Hookahs no safer than cigarettes, may lead to heart attack, stroke, says study
Researchers at the UCLA found that even 30 minutes of hookah smoking resulted in the development cardiovascular risk factors comparable to that of cigarette smoking
New Delhi: Hookahs are generally considered—at least by the aficionados and marketers—to be safer than cigarettes, but a new study by the University of California, Los Angeles published in the American Journal of Cardiology has revealed that even 30 minutes of hookah smoking resulted in the development cardiovascular risk factors comparable to that of cigarette smoking.
The researchers monitored 48 healthy hookah smokers between the ages 18 and 34 for their heart rate, blood pressure, arterial stiffness, blood nicotine, and exhaled carbon monoxide levels before and after 30 minutes of smoking. A single session of hookah smoking elevated blood pressure and increased heart rate by 16 beats per minute. It also increased measures of arterial stiffness, a key risk factor associated with the development of cardiovascular conditions like heart attack and stroke.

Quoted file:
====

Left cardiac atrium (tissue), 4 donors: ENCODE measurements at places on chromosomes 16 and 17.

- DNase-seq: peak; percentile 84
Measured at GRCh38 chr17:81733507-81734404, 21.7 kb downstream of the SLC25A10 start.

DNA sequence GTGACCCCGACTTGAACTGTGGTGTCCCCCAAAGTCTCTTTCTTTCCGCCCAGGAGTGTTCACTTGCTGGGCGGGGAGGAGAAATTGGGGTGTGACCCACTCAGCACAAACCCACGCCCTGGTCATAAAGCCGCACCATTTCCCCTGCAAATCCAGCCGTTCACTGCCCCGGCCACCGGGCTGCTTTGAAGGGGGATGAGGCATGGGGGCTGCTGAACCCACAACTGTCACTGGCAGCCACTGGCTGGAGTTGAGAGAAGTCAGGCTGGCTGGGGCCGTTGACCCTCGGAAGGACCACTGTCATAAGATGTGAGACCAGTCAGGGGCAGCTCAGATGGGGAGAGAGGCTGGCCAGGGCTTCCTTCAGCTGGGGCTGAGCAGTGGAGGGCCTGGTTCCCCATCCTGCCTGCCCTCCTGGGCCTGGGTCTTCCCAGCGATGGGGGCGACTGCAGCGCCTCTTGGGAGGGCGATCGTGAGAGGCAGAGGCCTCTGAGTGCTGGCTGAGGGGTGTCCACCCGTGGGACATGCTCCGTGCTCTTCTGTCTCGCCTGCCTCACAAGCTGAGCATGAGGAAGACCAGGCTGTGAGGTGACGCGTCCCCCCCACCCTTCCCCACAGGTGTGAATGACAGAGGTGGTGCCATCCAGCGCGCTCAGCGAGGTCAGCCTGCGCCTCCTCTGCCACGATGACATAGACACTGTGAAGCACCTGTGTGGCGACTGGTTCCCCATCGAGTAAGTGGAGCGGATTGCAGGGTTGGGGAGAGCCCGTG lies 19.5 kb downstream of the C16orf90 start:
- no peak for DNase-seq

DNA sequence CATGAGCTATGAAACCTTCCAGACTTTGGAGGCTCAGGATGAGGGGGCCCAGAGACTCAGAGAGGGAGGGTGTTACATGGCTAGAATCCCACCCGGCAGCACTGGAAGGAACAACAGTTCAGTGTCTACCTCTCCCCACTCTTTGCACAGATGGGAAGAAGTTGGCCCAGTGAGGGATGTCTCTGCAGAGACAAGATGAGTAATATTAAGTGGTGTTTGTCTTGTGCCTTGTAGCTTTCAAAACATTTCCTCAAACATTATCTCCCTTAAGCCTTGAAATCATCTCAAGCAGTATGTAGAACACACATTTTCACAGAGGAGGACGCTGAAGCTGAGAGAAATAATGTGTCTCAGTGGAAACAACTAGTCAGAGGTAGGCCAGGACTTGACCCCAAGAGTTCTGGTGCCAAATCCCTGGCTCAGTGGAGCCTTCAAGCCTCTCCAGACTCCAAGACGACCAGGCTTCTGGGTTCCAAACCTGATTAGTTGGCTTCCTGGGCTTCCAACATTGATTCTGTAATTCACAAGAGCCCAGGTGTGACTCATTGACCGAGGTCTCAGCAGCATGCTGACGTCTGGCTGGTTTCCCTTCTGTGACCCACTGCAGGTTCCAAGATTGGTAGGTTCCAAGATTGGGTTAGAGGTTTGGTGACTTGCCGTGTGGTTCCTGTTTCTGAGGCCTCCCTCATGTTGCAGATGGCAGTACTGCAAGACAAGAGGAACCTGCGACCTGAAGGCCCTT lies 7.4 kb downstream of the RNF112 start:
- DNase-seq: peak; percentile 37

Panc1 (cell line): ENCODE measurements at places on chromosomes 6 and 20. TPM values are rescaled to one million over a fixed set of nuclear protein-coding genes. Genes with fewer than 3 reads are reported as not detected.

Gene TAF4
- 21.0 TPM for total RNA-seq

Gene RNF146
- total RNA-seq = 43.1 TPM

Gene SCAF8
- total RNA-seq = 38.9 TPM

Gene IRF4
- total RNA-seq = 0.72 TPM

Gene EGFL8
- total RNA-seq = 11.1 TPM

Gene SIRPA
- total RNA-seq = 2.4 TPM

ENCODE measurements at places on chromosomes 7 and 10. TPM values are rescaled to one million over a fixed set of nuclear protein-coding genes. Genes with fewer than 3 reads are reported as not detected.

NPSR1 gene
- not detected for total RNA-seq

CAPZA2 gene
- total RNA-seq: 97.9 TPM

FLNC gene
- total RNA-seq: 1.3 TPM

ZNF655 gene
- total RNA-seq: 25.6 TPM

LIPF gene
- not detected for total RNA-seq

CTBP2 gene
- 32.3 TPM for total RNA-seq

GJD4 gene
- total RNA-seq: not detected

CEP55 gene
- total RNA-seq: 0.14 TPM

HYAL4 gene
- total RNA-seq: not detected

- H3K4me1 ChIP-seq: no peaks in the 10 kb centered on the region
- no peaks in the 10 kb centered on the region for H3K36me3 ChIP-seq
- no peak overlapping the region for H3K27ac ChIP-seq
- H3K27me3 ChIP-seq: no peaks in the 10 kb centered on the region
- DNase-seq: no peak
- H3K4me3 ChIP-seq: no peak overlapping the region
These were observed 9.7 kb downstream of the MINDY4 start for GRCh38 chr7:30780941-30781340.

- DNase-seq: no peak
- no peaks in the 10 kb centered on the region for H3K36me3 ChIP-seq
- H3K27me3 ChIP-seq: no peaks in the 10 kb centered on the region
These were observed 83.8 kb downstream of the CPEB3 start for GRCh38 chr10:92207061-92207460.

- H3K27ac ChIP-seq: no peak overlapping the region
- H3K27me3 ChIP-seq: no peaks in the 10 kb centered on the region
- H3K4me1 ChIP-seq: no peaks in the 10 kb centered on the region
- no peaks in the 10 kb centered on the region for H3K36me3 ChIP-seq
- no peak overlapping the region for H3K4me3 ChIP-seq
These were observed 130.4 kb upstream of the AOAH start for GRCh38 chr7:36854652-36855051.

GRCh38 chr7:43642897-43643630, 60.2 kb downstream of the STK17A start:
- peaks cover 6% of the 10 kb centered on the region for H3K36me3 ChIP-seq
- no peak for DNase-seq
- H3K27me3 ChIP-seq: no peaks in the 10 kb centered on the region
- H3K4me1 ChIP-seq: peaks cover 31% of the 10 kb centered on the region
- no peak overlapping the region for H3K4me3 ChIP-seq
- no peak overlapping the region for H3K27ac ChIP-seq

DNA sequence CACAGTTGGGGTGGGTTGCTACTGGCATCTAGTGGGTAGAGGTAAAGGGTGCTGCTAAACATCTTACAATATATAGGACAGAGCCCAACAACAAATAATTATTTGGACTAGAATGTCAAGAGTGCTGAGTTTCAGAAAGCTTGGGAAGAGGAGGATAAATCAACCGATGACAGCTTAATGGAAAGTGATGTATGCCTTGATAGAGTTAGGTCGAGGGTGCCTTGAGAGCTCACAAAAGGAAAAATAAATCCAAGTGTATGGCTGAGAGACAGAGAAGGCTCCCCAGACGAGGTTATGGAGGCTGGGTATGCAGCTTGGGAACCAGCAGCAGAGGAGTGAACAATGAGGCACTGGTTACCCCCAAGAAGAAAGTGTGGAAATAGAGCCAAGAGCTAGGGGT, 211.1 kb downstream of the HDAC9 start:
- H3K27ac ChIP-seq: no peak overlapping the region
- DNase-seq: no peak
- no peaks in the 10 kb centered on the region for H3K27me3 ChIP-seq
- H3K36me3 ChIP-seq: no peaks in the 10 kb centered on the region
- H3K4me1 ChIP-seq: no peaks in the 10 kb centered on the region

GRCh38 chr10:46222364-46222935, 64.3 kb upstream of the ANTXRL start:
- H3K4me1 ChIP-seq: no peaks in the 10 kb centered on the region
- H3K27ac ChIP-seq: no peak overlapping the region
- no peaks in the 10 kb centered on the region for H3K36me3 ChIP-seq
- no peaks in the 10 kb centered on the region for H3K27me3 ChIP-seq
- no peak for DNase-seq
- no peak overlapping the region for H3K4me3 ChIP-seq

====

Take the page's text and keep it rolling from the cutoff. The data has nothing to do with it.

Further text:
The arterial stiffness data was comparable to that seen in cigarette smokers from smoking one cigarette. “Our findings challenge the concept that fruit-flavored hookah tobacco smoking is a healthier tobacco alternative. It is not, said Mary Rezk-Hanna, a lead researcher of the UCLA study.
Hookah smoking is increasingly rising as the cigarette usage declines and the researchers made a note of the growing trend in their report. “We know that flavoured tobacco products are frequently the first kind of tobacco product used by youth,” Rezk-Hanna said.
“One of the major issues with hookah is the fact that the tobacco is flavoured with fruit, candy and alcohol flavours, making hookah the most popular flavoured tobacco product among this audience,” she added.
Stiffening of arteries and the aorta are important signs of progression of hypertension, which raises the risk of heart attacks, stroke and other cardiovascular disorders.
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